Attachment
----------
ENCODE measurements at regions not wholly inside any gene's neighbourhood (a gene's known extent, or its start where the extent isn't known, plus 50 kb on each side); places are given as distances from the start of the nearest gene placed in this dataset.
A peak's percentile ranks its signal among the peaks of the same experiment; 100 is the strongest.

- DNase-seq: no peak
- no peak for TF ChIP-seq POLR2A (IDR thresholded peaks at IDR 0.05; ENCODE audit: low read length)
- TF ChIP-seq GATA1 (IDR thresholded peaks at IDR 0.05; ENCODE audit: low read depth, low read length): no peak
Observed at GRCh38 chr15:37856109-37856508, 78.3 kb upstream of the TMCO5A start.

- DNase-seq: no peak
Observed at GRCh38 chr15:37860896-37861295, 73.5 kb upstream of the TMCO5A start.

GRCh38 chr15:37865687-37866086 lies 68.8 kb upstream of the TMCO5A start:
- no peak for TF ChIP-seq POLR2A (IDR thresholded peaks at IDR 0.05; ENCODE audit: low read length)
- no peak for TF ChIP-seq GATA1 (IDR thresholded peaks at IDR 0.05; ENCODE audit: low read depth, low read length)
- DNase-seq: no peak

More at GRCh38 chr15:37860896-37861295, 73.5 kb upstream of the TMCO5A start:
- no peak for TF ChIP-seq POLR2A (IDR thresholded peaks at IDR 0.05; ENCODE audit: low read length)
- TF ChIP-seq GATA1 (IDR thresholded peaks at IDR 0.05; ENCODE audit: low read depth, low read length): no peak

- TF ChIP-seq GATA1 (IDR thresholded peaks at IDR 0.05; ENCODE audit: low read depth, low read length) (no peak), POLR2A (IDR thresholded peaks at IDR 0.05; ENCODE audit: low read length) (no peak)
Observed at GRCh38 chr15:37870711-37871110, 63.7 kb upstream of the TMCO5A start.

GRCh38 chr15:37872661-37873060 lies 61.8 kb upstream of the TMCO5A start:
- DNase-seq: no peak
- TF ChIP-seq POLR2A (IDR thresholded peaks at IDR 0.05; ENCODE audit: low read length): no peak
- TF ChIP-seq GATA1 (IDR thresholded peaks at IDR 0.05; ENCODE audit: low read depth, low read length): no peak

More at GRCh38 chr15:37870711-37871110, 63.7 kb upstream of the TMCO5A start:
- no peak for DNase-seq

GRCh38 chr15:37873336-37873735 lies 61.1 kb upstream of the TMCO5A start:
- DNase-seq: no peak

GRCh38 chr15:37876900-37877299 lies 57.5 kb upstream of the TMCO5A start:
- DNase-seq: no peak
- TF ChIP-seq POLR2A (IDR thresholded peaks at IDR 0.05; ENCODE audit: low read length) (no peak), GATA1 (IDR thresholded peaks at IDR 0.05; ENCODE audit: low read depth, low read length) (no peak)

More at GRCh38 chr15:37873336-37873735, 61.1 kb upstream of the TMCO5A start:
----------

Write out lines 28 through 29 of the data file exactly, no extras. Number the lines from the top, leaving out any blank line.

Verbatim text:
- TF ChIP-seq POLR2A (IDR thresholded peaks at IDR 0.05; ENCODE audit: low read length) (no peak), GATA1 (IDR thresholded peaks at IDR 0.05; ENCODE audit: low read depth, low read length) (no peak)

More at GRCh38 chr15:37873336-37873735, 61.1 kb upstream of the TMCO5A start: